The effects of the abuse are wide-ranging, but particularly worrying is the fear for damage to professional reputation (affecting over half of harassed scientists who responded to the survey) and for personal safety (21%). 51% report anxiety caused by the abuse, and 21% of women report physical illness resulting from the stress. Over a fifth end up dreading work, and nearly half (48%) report a loss of productivity.
Of those scientists who experienced abuse as a result of their work on climate:
> Nearly a third (32%) of women reported experiencing sleep problems.
> More than a fifth (21%) of scientists reported having experienced depression.
> 8% have received death threats.
Harms to scientists hurt us all
These trends present concerns for the global ability to act on climate change. If scientists are unable to do their work because of stress and fear caused by harassment, the critical evidence that undergirds climate action and solutions is put at risk.
Similarly troubling is the possible chilling effect online abuse has on scientists’ participation in public discourse. 41% of affected scientists polled said their experience had made them less likely to post on social media about climate issues. However, 23% of affected scientists reported that their experience had made them more likely to do so, which suggests many scientists are determined to communicate climate topics on social media in spite of the risk they may receive harmful content.
It shouldn’t be like this: all climate scientists should feel able to share their work online, not just those prepared to deal with ensuing abuse.
Tweets directed at academic Mark Maslin
Professor of Earth System Sciences at University College London
Most of the harassment I get is on Twitter, where there’s a set of climate change deniers who go after climate scientists with three different approaches. The first one is: ‘you’re wrong, show us the evidence’ – just trying to suck you in and waste huge amounts of time. There are others that say, ‘oh, well of course you’re paid to say that, that’s your job, et cetera.’ And then there’s the straight up insults. Interestingly enough, I would say that those had been in decline. I think it was also helped that Twitter was taking an active role in policing critical issues.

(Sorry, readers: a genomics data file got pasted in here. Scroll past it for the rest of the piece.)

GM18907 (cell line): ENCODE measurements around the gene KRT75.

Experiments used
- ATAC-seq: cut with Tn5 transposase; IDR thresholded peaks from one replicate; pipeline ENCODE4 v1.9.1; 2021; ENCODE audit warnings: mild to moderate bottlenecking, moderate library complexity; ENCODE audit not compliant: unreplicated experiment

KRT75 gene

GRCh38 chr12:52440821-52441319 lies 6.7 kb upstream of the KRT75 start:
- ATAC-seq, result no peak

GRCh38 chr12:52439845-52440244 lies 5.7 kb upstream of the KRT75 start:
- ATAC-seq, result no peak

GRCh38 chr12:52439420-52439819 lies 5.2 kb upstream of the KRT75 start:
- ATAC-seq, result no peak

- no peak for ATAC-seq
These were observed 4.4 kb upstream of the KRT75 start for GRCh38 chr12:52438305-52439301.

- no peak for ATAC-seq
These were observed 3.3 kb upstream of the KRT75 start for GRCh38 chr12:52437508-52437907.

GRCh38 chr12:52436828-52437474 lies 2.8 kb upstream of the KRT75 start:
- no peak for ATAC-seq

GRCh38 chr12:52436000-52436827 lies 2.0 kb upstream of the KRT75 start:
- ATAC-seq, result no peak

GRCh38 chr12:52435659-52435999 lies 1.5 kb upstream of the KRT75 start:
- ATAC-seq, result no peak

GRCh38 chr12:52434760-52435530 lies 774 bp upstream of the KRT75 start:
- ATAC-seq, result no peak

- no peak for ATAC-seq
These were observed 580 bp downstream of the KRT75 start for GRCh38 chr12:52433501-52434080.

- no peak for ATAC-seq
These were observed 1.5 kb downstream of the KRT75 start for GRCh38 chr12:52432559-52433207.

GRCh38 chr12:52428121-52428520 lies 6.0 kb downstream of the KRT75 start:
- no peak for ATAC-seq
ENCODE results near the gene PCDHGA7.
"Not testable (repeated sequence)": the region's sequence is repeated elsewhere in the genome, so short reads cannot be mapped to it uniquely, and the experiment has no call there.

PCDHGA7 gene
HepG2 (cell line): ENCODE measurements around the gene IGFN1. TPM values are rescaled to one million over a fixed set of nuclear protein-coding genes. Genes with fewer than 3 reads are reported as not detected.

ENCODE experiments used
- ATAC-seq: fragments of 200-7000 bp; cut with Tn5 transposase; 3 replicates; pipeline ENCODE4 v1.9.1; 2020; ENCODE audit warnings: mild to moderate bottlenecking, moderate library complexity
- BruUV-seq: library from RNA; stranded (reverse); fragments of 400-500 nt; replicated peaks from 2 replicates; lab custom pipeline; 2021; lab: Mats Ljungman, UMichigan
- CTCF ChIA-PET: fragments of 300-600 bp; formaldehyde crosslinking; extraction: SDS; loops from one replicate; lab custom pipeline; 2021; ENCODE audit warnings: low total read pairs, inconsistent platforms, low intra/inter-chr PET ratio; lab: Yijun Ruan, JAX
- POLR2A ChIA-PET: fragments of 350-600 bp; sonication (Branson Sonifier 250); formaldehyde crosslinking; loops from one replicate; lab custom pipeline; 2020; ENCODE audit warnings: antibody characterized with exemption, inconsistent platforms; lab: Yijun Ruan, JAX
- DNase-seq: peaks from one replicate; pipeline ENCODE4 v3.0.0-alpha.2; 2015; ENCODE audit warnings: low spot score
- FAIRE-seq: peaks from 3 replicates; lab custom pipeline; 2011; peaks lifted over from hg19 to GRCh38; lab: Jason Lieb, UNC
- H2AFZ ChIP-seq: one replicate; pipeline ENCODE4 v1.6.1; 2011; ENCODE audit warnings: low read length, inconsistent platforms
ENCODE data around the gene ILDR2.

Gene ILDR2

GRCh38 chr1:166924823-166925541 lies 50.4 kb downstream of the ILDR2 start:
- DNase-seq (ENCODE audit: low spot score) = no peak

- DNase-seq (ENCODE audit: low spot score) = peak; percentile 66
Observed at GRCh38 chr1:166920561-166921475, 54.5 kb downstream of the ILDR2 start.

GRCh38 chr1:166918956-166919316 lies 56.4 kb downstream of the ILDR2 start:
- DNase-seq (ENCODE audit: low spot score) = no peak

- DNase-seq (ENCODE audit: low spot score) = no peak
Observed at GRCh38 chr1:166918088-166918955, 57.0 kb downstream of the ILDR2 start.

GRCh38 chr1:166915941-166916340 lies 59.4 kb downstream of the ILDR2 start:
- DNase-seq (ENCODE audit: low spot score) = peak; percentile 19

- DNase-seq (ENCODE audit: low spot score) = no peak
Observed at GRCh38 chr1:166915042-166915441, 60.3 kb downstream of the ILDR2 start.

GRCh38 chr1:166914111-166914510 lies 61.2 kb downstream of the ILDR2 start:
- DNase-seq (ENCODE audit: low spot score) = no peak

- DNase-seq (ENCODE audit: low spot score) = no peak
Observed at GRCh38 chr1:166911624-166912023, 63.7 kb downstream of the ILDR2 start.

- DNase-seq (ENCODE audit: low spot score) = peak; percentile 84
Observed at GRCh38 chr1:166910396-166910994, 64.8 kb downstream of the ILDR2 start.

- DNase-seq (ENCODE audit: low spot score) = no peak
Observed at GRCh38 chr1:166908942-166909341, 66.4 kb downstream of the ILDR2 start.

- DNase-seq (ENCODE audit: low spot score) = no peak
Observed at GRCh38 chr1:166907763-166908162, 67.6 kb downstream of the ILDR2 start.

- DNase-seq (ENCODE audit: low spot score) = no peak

Recently, I’ve noticed an uptick in the stupid comments approach. I find it depressing that I put something out that’s very logical, which is ‘if we all eat a lot less meat, we’ll live a lot longer and be healthier – it would also mean using less land and water in food production and emitting a lot less carbon emissions, so would help save the planet.’ And you get all this abuse, like ‘you’re trying to break my liberties,’ with no understanding of the political way the world works, and this is really worrying and sometimes undermines my faith. And I think it’s also because social media skews the numbers of people appearing to behave like this. I might get 1,000 likes for a tweet and maybe 10 nasty comments – but it is those comments we remember.
Tweets directed at academic Mark Maslin
The problem I have also encountered is of course that the more we’ve become strident, particularly about climate change, the less we have talked about the other issues. It’s not just climate – it’s pollution, plastics, deforestation, biodiversity, it’s all human impacts that are important.
How do we add all the other issues in so people can see that? I keep including the human – one tweet I send out a lot points out that the richest 10% of the world’s population emits 50% of the carbon pollution. This is not about emissions, it’s about inequality. It’s not because we have too many people, it’s because we have too many rich people consuming too much. Of course, once you start pointing these things out – you get accused of being political and being a socialist or a communist – it is as if 8 billionaires owning the same wealth as the poorest 4 billion people is a natural state of humanity.